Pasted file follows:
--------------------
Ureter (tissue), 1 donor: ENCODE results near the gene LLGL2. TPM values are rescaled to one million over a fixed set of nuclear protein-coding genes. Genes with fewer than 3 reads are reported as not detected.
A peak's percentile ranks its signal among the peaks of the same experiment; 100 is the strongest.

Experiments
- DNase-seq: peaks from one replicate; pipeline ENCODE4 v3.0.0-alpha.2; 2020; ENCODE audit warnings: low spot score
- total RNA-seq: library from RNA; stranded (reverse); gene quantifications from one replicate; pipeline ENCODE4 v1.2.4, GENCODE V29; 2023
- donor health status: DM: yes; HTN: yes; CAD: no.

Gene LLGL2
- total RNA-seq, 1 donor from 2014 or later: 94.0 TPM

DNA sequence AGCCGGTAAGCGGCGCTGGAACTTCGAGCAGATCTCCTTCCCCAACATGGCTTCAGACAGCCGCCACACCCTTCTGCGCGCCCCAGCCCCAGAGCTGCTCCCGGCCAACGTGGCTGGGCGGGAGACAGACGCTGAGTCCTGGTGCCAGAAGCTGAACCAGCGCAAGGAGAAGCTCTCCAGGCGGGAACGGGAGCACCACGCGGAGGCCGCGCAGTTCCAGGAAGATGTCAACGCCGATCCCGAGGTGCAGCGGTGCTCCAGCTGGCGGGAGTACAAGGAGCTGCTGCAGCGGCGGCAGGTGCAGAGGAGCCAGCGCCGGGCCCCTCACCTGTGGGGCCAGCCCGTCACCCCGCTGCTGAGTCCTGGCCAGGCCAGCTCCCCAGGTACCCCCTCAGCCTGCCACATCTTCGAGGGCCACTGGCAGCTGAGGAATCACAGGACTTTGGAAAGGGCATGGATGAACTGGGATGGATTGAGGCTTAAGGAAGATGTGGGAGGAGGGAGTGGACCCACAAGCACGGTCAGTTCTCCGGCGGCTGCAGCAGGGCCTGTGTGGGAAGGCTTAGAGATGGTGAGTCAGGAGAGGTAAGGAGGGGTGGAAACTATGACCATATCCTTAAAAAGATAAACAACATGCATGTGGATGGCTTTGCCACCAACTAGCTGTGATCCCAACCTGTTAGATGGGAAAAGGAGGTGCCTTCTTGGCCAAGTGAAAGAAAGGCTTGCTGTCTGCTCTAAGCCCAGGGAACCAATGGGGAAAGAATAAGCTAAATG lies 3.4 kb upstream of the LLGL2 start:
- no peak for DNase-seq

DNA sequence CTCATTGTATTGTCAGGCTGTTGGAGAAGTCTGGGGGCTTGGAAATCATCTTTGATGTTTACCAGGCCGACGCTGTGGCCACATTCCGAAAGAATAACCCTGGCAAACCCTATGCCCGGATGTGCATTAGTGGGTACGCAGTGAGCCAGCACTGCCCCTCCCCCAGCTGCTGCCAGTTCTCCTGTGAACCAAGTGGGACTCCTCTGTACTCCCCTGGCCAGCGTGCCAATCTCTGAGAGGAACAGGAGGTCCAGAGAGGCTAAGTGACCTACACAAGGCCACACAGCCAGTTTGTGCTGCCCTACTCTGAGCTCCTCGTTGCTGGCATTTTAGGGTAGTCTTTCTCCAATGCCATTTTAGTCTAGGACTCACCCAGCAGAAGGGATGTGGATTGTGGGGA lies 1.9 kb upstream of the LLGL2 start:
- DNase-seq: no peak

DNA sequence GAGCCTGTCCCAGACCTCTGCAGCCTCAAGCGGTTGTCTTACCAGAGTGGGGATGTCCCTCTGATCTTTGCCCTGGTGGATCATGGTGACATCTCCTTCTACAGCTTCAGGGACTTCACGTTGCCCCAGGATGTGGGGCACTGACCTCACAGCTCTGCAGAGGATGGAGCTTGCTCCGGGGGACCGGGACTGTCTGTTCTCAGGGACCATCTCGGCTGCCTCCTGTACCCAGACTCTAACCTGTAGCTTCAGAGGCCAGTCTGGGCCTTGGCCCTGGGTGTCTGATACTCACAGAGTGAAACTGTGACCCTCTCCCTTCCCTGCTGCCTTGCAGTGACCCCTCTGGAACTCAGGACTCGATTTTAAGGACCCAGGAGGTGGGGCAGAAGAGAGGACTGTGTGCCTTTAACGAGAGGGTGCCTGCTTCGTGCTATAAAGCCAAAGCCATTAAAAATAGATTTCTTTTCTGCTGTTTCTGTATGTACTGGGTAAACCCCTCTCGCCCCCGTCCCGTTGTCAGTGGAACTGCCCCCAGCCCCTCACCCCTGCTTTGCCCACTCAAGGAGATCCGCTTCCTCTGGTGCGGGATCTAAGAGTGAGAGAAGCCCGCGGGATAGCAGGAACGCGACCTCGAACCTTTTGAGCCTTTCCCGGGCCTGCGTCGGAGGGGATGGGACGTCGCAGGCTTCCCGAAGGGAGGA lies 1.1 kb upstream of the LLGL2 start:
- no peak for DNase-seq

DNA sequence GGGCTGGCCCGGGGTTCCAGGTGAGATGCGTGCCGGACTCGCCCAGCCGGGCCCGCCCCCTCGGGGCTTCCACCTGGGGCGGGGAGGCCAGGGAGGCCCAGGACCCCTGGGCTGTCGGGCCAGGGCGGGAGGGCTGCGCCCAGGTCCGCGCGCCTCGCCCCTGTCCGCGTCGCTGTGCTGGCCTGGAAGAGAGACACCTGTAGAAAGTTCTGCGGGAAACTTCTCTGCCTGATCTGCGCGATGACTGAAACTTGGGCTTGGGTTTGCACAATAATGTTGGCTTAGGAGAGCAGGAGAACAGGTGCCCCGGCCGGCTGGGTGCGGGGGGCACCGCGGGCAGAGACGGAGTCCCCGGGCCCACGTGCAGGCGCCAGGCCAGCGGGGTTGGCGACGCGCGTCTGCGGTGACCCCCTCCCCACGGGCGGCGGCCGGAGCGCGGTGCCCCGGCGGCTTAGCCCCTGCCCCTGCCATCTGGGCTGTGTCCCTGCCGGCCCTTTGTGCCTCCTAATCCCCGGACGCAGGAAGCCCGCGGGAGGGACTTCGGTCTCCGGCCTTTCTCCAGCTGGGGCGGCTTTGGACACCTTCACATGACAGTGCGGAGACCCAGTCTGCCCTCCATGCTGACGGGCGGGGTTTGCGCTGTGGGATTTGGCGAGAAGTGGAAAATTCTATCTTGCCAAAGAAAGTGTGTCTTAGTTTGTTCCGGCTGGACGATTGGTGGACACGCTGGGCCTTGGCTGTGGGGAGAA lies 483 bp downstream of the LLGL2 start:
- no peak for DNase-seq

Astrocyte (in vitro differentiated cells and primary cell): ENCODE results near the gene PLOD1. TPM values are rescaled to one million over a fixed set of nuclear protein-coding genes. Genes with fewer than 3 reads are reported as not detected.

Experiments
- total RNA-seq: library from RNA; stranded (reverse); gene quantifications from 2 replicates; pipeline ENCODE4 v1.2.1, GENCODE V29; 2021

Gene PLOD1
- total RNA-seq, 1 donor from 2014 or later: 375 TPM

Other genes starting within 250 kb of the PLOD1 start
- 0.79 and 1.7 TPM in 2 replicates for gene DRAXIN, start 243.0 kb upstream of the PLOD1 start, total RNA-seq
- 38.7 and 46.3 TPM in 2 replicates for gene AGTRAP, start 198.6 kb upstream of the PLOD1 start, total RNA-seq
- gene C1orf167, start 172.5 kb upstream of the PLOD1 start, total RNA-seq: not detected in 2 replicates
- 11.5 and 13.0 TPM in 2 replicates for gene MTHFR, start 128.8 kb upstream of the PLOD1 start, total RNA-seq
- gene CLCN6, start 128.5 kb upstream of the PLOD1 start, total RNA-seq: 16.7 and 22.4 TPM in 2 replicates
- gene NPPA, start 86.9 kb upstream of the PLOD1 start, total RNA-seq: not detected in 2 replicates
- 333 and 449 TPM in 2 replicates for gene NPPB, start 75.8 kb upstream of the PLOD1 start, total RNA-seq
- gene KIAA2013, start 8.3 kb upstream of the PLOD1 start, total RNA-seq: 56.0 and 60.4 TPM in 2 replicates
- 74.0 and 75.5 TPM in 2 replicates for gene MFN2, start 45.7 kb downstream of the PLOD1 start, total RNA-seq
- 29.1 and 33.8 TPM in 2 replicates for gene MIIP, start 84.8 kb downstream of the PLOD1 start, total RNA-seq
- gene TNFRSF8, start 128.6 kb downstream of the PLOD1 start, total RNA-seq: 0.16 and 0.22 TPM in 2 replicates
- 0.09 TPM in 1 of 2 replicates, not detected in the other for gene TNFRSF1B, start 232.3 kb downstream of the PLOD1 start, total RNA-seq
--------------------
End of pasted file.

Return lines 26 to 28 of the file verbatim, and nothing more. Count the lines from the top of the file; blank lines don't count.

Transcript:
- 11.5 and 13.0 TPM in 2 replicates for gene MTHFR, start 128.8 kb upstream of the PLOD1 start, total RNA-seq
- gene CLCN6, start 128.5 kb upstream of the PLOD1 start, total RNA-seq: 16.7 and 22.4 TPM in 2 replicates
- gene NPPA, start 86.9 kb upstream of the PLOD1 start, total RNA-seq: not detected in 2 replicates